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Bury Canal Society

Potted History of the Society

The newsletter/magazine numbers for each year are in square brackets – some of them are still available to purchase and details can be found on the Sales page.


The society was founded in June. The first newsletter was issued, monthly meetings and informal working parties began. There were 150 members by the end of the year. [1]


Newsletter No. 2 introduced the committee, including Margaret Fletcher (Chairman), Graham Fielding (Treasurer) and John Fletcher (Spokesperson), plus 10 others. Liz Donlan became Newsletter Editor [3]. There was a small boat rally at Radcliffe and the first AGM. A study into the feasibility of restoration was published. Trips to visit other canals and slide shows began. [2-5]

1989 Official working parties began (with permission from British Waterways). The first sponsored walk took place. The first Towpath Guide was published. By the end of June there was almost £3000 in the bank. [6-9]
1990 The Society’s trip boat was built. The newsletter became a magazine [12], and reached 20 pages. Victor Tomlinson’s 25-year old history of the canal was re-published. Agecroft Road Bridge was rebuilt at navigable height. [10-13]

The trip boat (‘The Bury Packet’) was launched. The Society had the use of 8 boats of varying sizes and functions, including a dredger and 2 mud boats. Magazine 14 reached 28 pages and had a colour front cover. The 2nd edition of the Towpath Guide was published. [14-17]

1992 Fred Dibnah appeared on the front cover of magazine 19 after giving a talk to the Society. John & Margaret Fletchers’ Circular Walks book was published. Member number 500 was signed up. The first sketches for turning the Nob End building into a Visitor Centre were made; the cost was then estimated at £250,000. The trip boat was sunk at Radcliffe. [18-21]

The trip boat was raised, but the dredger was damaged. The Society magazine won the LTC Rolt award. [22-25]

1994 A Nob End Visitor Centre feasibility study was published. [26-29]
1995 Member number 600 was signed up. The History of the Canal in Pictures was published. The Society became a Limited Company and a Charity. [30-33]
1996 The Society put in a bid for £3.5M for Millennium Lottery money called Irwell Valley Connections; it was not successful. [34-37]
1997 The magazine advertised for a new Working Party Organiser. [38-41]
1998 The Waterway Recovery Group had its Reunion Weekend at Nob End. The Society went on the internet. Appleyard Bridge was rebuilt at navigable height. The trip boat was put up for sale. [42-45]
1999 Fred Dibnah became President of the Society. [46-48]
2000 The magazine produced a ‘Special 50th edition’ in August with 8 colour pages (out of 36), with Fred Dibnah again on the front cover. A special newsletter was issued to respond to false complaints made to the Charity Commission about the running of the Society. Fred Dibnah led a walk along the canal. [49-50]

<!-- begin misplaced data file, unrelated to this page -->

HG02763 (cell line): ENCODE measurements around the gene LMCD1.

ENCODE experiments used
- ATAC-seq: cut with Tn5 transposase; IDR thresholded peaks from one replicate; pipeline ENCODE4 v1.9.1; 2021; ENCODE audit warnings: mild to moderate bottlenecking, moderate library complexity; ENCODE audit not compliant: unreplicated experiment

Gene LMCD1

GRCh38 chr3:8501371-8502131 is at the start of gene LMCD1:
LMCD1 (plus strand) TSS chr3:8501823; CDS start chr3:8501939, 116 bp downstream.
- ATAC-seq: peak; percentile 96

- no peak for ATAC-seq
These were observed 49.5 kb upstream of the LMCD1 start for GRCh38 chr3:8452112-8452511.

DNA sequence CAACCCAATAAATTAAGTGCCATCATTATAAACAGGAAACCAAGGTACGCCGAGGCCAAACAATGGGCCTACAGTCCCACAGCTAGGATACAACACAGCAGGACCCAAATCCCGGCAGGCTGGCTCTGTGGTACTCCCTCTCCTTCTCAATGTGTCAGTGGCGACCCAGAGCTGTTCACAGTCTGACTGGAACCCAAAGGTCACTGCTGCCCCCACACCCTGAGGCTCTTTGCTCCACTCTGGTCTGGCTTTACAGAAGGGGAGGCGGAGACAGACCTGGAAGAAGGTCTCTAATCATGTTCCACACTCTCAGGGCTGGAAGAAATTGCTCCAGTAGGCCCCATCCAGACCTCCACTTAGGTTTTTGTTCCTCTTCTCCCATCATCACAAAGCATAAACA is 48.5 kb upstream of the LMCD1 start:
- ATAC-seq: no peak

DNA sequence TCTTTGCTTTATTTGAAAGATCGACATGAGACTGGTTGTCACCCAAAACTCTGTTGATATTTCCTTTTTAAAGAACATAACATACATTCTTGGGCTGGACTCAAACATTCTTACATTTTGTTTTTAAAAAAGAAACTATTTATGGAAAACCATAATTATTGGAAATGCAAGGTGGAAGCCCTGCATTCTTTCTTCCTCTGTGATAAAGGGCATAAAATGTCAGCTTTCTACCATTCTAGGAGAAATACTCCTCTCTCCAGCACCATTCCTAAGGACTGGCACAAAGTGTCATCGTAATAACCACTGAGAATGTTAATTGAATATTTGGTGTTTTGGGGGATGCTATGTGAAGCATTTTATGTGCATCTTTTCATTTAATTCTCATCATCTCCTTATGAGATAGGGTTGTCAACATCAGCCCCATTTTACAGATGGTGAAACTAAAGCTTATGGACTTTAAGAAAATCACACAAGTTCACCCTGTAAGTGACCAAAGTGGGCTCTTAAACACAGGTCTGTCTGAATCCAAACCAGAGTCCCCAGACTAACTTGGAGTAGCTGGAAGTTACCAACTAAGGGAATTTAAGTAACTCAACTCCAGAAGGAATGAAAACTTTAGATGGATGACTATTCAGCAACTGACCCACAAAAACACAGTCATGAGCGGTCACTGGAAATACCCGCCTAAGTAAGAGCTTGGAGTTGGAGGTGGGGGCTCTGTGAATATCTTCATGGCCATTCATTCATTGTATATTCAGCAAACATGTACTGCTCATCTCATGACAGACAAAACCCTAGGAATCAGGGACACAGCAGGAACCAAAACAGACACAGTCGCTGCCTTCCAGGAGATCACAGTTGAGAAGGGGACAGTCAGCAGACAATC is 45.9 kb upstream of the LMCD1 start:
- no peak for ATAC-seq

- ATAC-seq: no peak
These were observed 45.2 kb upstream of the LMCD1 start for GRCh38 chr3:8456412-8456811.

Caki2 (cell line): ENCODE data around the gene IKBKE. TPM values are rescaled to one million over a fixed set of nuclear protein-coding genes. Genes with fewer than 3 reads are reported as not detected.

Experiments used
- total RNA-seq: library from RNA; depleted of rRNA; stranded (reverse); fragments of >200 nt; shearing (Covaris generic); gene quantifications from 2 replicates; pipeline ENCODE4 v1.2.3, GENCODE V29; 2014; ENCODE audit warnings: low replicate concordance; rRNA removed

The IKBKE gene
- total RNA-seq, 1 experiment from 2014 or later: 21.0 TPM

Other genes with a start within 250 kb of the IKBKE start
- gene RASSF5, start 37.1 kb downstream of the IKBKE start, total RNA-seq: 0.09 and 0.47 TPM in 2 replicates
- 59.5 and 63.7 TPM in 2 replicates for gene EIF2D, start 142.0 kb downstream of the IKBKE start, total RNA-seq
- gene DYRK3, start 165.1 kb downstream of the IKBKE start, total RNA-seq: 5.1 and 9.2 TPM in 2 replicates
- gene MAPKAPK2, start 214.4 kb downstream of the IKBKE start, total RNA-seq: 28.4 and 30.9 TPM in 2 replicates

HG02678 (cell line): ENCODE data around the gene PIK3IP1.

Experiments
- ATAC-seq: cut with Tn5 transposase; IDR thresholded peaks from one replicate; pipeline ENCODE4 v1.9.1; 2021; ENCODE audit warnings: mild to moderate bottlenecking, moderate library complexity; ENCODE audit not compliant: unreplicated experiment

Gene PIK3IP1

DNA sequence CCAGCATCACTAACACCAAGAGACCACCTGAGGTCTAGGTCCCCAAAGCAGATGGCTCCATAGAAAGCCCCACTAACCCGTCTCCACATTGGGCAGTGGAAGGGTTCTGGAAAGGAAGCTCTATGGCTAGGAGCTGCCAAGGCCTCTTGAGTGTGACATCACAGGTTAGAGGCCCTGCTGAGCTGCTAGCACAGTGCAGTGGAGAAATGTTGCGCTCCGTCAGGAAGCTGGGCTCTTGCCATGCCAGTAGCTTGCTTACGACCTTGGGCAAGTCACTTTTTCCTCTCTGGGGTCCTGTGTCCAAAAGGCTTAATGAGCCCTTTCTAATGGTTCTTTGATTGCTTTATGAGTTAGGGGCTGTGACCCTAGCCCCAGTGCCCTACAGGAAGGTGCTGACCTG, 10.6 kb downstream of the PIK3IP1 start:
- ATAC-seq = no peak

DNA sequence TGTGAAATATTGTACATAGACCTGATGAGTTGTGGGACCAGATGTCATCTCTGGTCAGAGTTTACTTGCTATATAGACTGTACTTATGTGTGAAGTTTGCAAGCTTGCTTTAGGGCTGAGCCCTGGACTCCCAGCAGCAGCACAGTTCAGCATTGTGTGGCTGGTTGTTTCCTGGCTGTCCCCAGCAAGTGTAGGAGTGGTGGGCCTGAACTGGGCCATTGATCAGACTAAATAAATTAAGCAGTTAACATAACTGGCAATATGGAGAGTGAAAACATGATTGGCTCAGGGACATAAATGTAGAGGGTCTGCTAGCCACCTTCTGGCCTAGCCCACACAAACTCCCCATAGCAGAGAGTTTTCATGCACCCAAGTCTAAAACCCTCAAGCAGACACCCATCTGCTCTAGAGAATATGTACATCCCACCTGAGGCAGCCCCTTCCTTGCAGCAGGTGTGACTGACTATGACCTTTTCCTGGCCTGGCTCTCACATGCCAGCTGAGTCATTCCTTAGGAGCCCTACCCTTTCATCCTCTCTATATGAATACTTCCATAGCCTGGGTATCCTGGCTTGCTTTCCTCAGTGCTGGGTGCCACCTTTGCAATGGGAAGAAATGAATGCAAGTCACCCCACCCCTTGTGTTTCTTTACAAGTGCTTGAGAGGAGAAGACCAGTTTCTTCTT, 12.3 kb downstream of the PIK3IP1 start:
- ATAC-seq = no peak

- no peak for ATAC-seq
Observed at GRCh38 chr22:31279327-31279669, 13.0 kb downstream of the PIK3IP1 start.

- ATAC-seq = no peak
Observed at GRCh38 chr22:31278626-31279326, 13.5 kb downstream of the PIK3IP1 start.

2001 The dredger was sold. The towpath from Radcliffe to Elton was re-surfaced by Bury Council. [51-53]
2002 Work started on the Inner Relief Road in Salford, largely destroying Lock 2. British Waterways announced the restoration of the canal; there was a launch at The Lowry. Liz Donlan again won the Tom Rolt Award for the best canal society magazine. [54-57]
2003 The milestone survey was published [59]. Liz Donlan’s final magazine [60] was published; Paul Hindle became editor. A new Society logo and map were created. [58-61]
2004 An article on the canal tramroads was published [62]. The canal was excavated at the Middlewood site in Salford. [62-65]
2005 Fred Dibnah died. Whittaker’s Bridge acquired its installation: WATER MADE IT WET. A canal video was made. The Middlewood restoration was launched at The Lowry. [66-69]
2006 Margaret Fletcher died; a eulogy appeared in magazine 72. John Fletcher became Chairman. [70-73]
2007 The Middlewood restoration finally began, 17 months after the launch! [74-77]
2008 Middlewood construction continued. School Street Bridge was replaced. Robert Cornish’s Coal, Canals and Cotton was published. The Middlewood length was opened in September, with the new tunnel named after Margaret Fletcher. Alan Godfrey maps completed coverage of the canal. [78-81]
2009 A new Towpath Guide was published. Worsley Cruising Club visited Middlewood. [82-84]

Creams paper mill was demolished (apart from the shed over the canal!); plans for housing were submitted. Park House Bridge was cleared and fenced. The Middlewood developers were put into administration. The Holdsworth diary extracts began in the magazine. The WRG Christmas Dig cleared the canal at Nob End. [85-88]


The Creams shed was demolished; milestone 8¼ was repositioned. The steam crane was listed (Grade II). The Nob End workshop was in a dangerous state. John Fletcher was replaced by Paul Hindle as Chairman; John was made President. Milestone 3 was repaired and 6¾ replanted. [89-92]